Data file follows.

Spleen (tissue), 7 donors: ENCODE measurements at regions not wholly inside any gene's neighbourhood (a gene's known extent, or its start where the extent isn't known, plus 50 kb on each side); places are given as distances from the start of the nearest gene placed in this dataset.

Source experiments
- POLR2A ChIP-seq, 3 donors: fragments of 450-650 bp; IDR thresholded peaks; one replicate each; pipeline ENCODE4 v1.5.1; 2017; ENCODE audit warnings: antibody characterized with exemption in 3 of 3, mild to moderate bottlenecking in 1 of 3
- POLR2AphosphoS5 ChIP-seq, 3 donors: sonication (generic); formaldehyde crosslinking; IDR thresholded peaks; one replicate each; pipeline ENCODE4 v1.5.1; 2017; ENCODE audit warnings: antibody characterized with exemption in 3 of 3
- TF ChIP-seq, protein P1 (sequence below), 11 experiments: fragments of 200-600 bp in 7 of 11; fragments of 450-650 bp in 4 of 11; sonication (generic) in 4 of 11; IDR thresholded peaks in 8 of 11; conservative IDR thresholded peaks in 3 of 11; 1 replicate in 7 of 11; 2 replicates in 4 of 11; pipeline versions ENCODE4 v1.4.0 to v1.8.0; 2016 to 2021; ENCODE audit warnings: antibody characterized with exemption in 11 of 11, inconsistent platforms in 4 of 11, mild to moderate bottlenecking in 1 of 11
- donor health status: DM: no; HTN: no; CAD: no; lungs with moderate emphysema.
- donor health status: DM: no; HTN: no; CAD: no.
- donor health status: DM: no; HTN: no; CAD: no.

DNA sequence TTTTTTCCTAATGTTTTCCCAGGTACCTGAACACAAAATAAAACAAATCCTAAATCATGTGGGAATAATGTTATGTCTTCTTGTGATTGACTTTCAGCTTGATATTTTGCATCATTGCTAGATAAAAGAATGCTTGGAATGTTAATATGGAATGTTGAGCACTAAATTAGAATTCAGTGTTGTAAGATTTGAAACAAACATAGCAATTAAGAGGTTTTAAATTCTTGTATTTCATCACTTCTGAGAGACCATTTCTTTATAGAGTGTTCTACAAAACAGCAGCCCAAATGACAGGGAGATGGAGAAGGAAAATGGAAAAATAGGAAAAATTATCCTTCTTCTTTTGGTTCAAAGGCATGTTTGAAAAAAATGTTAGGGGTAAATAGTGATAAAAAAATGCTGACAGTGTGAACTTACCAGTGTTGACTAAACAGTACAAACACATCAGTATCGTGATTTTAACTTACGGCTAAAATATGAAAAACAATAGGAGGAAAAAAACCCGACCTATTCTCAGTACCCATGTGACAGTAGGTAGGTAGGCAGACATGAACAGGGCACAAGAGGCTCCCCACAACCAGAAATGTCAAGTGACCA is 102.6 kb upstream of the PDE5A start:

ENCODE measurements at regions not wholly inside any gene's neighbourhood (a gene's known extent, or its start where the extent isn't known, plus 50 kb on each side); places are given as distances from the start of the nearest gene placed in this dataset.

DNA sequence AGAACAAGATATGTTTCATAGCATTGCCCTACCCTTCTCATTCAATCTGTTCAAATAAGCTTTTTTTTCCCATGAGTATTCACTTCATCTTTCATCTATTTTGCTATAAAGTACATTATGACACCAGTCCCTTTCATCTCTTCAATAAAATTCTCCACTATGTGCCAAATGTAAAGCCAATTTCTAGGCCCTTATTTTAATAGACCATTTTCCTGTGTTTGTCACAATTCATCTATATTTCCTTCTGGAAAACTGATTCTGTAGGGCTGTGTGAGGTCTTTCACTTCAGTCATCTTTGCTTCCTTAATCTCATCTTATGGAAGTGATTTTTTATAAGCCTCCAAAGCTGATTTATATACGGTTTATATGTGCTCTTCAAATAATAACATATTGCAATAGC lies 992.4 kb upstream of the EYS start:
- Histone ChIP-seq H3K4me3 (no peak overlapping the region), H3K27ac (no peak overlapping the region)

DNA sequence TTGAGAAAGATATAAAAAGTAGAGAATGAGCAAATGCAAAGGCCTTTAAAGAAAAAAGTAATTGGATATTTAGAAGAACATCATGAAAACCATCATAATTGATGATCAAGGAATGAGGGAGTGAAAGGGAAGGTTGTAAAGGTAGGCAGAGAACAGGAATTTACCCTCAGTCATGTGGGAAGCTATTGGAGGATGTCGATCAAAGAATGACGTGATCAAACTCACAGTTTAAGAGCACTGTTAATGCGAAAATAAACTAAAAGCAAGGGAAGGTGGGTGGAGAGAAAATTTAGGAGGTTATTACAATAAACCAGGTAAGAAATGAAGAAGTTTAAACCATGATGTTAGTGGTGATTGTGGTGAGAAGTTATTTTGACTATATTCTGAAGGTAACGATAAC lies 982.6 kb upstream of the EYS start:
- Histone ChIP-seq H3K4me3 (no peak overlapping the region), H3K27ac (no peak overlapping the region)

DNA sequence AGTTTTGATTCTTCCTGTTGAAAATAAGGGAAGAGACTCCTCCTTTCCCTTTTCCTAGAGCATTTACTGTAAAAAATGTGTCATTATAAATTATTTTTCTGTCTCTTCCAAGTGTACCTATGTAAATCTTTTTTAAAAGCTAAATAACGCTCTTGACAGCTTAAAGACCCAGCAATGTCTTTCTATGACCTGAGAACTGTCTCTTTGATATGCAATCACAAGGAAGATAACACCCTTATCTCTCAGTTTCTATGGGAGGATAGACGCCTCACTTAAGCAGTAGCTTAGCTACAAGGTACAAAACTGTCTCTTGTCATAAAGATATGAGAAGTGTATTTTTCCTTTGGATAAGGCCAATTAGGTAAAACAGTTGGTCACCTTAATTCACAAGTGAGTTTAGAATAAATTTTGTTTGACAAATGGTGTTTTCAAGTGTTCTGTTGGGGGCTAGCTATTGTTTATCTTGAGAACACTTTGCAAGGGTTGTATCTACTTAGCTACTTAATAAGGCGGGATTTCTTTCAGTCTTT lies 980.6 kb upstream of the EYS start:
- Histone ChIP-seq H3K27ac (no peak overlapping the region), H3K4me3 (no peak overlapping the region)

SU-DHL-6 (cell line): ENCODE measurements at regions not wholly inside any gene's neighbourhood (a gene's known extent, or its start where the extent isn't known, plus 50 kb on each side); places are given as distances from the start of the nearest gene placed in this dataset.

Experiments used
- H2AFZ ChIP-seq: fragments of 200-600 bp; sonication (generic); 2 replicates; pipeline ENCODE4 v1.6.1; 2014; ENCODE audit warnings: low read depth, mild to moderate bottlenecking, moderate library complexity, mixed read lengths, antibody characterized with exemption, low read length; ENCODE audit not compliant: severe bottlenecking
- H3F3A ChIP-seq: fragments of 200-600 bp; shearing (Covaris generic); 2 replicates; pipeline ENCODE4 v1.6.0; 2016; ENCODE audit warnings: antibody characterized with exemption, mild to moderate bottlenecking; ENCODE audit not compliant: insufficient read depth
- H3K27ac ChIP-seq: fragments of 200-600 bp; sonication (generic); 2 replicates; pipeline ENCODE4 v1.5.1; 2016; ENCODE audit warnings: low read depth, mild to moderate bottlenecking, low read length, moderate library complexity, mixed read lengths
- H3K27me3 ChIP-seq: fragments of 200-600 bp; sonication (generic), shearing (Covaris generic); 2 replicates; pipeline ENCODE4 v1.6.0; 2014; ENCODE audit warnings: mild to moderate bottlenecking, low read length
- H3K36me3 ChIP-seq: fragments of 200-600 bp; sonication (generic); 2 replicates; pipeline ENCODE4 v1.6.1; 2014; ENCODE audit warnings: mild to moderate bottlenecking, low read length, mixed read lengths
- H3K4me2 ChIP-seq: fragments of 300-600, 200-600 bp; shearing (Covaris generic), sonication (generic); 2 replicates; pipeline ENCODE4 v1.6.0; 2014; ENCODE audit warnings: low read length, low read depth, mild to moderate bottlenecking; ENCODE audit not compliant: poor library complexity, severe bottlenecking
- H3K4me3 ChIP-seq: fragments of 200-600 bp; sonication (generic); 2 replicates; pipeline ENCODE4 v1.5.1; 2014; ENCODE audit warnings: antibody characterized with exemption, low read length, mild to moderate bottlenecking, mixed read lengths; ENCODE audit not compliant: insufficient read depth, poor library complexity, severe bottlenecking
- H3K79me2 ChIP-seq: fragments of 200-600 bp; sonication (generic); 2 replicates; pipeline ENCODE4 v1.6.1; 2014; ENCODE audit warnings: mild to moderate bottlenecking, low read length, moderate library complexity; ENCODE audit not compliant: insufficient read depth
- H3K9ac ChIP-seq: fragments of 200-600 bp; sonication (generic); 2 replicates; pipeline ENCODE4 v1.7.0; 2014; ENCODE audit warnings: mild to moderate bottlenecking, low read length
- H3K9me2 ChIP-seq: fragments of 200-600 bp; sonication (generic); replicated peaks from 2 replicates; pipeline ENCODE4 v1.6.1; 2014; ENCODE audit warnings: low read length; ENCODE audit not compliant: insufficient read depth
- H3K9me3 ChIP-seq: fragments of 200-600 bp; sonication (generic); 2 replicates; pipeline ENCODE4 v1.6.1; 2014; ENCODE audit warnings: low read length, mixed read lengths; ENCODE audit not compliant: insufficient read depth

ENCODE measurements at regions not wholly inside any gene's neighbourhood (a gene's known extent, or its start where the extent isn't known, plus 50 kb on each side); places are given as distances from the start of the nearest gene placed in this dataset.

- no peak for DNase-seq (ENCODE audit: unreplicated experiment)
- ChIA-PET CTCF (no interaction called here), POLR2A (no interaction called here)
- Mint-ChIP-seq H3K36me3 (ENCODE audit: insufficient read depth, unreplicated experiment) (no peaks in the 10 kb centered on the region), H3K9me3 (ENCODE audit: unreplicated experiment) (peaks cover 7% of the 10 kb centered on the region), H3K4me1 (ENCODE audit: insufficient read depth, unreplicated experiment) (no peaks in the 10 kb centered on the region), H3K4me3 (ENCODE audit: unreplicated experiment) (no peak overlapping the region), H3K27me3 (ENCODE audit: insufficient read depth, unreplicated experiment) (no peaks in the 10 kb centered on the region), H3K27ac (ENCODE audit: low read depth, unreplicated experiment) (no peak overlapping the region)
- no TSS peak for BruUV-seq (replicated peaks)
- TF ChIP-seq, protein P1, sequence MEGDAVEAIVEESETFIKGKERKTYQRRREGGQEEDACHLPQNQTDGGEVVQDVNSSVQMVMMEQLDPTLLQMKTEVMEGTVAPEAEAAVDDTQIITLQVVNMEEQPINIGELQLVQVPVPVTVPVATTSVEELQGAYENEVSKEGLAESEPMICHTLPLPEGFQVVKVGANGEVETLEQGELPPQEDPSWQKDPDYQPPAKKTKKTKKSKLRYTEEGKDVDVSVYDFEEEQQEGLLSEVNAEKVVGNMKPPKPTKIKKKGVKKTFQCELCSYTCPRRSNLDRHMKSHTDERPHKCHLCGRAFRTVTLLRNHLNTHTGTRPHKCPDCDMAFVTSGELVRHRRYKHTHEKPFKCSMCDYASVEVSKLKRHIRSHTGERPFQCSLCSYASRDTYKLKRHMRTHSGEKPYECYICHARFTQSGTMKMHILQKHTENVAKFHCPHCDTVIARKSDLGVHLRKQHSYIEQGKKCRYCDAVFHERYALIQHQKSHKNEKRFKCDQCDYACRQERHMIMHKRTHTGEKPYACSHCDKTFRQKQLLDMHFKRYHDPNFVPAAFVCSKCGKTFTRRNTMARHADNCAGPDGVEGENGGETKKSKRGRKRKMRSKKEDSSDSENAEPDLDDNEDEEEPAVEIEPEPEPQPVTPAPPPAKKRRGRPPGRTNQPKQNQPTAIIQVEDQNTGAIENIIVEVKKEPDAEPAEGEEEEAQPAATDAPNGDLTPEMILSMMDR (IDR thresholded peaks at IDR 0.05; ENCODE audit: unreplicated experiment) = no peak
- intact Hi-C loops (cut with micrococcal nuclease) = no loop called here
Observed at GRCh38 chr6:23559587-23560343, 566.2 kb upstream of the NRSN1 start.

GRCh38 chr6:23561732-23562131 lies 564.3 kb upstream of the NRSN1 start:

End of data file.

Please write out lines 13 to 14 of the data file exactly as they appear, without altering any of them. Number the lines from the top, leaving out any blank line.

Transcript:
DNA sequence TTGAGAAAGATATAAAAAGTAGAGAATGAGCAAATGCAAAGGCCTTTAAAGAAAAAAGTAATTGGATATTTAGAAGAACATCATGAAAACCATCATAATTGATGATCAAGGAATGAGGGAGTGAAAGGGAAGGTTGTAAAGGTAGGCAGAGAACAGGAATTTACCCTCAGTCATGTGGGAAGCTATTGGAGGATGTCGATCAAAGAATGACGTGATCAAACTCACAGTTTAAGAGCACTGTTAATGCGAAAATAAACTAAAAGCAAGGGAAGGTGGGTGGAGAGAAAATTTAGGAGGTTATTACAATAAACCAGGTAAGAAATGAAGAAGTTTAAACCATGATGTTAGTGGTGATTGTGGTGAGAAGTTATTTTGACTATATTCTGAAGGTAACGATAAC lies 982.6 kb upstream of the EYS start:
- Histone ChIP-seq H3K4me3 (no peak overlapping the region), H3K27ac (no peak overlapping the region)